Mies van der Rohe gas station in May 2007. Photo by Kate McDonnell
As a part of a city’s landscape, does a gas station have any inherent worth? My gut instinct would be to say no: they’re unsightly, detrimental to the pedestrian environment and environmentally destructive. But there’s more to it than that. It’s entirely possible for gas stations to have historical, architectural and cultural value. Some are real neighbourhood businesses, quirky and independently-owned, like the gas station in the Quebec film Gaz Bar Blues. All gas stations speak to the importance of the automobile in the modern city.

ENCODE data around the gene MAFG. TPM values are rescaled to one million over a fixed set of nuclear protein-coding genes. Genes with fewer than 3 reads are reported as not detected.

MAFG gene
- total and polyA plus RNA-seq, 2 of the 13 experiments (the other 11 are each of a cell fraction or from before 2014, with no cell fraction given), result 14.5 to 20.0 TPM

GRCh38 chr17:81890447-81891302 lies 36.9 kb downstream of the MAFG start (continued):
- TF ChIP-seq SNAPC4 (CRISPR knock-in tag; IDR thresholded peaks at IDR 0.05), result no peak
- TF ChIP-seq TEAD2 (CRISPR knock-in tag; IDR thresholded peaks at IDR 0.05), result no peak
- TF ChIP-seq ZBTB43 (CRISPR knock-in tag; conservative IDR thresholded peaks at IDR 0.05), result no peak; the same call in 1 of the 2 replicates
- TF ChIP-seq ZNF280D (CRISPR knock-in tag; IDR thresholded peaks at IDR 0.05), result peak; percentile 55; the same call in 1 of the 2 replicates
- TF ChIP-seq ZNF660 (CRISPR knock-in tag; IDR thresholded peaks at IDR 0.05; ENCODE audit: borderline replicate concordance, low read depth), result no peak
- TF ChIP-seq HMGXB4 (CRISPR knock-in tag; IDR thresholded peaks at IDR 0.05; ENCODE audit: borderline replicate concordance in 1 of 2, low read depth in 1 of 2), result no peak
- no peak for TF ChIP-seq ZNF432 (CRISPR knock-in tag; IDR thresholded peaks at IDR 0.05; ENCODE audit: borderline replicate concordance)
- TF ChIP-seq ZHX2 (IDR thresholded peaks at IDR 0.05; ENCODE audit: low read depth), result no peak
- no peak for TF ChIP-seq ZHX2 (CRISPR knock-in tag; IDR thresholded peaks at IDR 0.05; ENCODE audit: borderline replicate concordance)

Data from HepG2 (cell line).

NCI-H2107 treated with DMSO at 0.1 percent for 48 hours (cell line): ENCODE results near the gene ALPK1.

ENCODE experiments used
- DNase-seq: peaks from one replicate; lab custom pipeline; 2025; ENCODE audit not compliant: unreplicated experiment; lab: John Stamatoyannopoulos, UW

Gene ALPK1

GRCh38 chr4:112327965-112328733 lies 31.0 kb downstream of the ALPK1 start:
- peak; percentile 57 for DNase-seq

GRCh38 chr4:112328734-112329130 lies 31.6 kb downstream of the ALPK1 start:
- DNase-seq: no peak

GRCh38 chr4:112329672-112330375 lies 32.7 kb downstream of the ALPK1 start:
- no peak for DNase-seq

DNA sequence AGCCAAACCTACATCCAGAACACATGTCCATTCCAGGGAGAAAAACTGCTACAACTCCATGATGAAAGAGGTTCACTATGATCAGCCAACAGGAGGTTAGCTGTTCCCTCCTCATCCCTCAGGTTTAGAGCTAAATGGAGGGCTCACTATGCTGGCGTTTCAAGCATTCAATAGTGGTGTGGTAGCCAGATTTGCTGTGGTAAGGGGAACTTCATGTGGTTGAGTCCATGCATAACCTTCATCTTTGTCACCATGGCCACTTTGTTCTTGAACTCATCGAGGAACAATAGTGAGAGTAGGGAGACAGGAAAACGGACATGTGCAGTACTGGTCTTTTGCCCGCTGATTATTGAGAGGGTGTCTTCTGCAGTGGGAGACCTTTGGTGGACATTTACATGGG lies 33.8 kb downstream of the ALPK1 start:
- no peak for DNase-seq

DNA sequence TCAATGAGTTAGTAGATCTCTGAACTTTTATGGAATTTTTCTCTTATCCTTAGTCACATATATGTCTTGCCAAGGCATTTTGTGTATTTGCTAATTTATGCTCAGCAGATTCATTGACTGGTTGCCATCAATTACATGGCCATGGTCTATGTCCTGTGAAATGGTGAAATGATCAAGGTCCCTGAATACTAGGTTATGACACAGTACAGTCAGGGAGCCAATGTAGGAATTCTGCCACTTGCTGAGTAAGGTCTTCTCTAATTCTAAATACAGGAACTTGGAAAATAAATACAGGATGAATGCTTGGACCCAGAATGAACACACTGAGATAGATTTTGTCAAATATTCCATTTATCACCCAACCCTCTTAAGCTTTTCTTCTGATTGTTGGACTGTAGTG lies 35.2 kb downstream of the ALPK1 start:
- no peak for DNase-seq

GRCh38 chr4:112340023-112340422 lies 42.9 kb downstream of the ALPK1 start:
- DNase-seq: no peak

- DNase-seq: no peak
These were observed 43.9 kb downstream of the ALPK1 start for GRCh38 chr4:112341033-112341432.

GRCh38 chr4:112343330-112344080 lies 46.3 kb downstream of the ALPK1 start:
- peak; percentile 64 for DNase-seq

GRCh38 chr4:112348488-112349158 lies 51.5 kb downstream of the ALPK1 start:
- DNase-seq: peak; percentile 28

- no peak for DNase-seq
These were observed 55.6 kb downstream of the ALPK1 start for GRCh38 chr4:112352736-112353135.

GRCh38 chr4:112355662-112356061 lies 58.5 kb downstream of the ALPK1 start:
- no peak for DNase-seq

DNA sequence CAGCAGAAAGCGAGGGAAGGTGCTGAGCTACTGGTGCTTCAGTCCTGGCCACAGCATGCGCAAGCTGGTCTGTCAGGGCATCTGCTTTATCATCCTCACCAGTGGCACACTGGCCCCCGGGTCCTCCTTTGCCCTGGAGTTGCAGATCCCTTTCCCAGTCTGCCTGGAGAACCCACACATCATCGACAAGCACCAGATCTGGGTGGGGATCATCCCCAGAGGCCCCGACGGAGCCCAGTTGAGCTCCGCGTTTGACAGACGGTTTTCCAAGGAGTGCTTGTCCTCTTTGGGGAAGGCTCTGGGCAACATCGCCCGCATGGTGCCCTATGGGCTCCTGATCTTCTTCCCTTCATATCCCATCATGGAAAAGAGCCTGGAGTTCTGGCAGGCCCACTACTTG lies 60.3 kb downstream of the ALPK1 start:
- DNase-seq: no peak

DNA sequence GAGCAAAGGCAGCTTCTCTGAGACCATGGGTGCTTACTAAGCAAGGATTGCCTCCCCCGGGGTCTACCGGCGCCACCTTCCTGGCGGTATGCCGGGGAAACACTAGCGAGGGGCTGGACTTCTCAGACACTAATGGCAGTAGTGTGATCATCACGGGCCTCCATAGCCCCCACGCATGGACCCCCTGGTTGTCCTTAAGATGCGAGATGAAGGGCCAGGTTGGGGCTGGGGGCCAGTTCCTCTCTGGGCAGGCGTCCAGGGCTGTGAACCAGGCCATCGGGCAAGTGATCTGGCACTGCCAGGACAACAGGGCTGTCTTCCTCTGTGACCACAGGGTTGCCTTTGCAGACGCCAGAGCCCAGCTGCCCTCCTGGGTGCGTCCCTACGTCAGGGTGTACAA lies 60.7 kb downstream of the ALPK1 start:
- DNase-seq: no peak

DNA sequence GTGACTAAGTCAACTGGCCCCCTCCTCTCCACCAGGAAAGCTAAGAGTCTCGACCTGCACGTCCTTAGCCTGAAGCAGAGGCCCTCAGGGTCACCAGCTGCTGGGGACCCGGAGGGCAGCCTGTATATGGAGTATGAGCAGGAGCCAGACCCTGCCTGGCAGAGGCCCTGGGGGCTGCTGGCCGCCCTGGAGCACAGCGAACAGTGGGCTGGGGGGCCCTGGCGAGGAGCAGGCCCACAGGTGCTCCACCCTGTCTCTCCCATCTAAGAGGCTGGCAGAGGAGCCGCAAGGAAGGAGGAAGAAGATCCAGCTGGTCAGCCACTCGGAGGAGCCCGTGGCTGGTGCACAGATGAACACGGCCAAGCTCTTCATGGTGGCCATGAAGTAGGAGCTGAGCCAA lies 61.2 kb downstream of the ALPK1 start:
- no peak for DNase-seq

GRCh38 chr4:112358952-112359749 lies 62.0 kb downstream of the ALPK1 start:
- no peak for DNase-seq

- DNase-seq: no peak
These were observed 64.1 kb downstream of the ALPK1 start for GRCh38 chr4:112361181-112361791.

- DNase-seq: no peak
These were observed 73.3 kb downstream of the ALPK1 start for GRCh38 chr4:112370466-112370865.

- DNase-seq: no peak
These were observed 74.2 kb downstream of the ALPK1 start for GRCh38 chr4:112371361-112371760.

Two years ago, Kate McDonnell wrote a bit about gas stations in Montreal, pointing to one in suburban Nun’s Island, designed by Mies van der Rohe, as an example of how they can be built with sensitivity to their surroundings. Built in classic International style, this gas station is a symbol of Nun’s Island’s early development as a Modernist new town. Unfortunately, news broke earlier this month that the station, once operated by Esso, is now closed and boarded up. Montreal’s Conseil du Patrimoine has made steps to have it protected but, for the time being, nothing is guaranteed.
Tags: Gas Stations, Montreal